Simple post on restoring dead laptops using virtualization. Some people ask me: “Is there any way to bring a laptop back from the dead?” or “I dropped my laptop in the toilet and now it wont start! How do I get to my important stuff?”. The answer is not exactly simple, but it is effective in most cases. If you need access to the OS for some reason prior to restoring data on a new system, it may be possible to restore the laptop and boot it as a VM.
Installing a new Exchange 2013 deployment on an existing domain with questionable history. The existing domain had untold number of previous Exchange deployments with remnants scattered throughout Active Directory. After using ADSI edit to manually remove all instances of the old Exchange servers, running a schema prep runs in to an error about an existing Active Directory Connector. Microsoft suggests (TechNet) disabling the ADC service on the running computer, then uninstalling the service using the exchange server installation CD. In this situation of course the detected ADC was probably on a computer that was long ago trashed or removed.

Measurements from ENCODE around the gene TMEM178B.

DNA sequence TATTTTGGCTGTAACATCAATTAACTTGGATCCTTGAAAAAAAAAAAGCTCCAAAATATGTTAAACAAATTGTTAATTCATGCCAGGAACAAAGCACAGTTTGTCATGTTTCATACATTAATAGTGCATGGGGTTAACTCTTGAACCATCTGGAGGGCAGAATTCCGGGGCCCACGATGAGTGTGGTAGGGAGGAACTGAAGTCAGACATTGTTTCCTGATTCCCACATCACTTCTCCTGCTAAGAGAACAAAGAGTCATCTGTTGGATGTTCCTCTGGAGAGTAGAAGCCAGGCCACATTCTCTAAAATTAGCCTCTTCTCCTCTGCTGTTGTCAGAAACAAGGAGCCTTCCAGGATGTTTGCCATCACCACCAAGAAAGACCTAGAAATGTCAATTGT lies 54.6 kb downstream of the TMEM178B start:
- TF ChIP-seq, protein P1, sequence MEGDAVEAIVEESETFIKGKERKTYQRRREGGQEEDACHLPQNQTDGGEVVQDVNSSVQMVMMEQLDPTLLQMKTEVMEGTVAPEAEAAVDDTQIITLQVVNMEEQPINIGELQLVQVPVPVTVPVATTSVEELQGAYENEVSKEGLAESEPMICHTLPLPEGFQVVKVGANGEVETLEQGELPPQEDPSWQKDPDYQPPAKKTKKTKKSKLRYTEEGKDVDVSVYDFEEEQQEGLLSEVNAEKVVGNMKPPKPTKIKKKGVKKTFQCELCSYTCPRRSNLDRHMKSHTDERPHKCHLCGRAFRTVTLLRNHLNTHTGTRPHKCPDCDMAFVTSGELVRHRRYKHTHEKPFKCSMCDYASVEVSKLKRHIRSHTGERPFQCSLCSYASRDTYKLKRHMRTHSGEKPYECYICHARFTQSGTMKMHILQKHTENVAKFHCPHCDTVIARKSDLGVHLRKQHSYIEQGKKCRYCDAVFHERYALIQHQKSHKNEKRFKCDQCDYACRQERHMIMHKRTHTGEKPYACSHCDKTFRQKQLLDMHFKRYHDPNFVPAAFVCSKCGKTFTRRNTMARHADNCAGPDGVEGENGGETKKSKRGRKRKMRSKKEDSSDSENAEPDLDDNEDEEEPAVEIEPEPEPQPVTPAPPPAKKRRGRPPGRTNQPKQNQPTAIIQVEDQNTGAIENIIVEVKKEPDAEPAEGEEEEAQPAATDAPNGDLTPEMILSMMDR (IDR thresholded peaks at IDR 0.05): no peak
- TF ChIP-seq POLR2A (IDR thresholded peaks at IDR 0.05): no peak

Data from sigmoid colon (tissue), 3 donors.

Continuing from my previous post on integrating an existing Polycom system with Microsoft Lync 2010, I will run down the process for integrating a Polycom RMX bridge. The process is much more difficult than integrating the Polycom endpoints as it requires creating a trusted application within the Lync server, running some shell commands, generating certificates and RMX configuration changes. Once the integration is complete you can create SIP enabled meeting rooms accessible by Lync users and Polycom endpoints alike.
Recently I have been working on integrating an existing Polycom video conferencing system with a new Lync 2010 deployment. As it turns out the newer software releases for Polycom have made great progress towards making the integration of Polycom systems with Lync easier. I say easier, because it still isn’t exactly easy. There are many cool features of integrating Polycom and Lync. By using a Polycom RMX, one can have continuous presence using the meeting room format. This is something that was sadly left out of Lync 2010. As most people who have used Lync 2010 will tell you, it doesn’t do a very good job of switching between active speakers.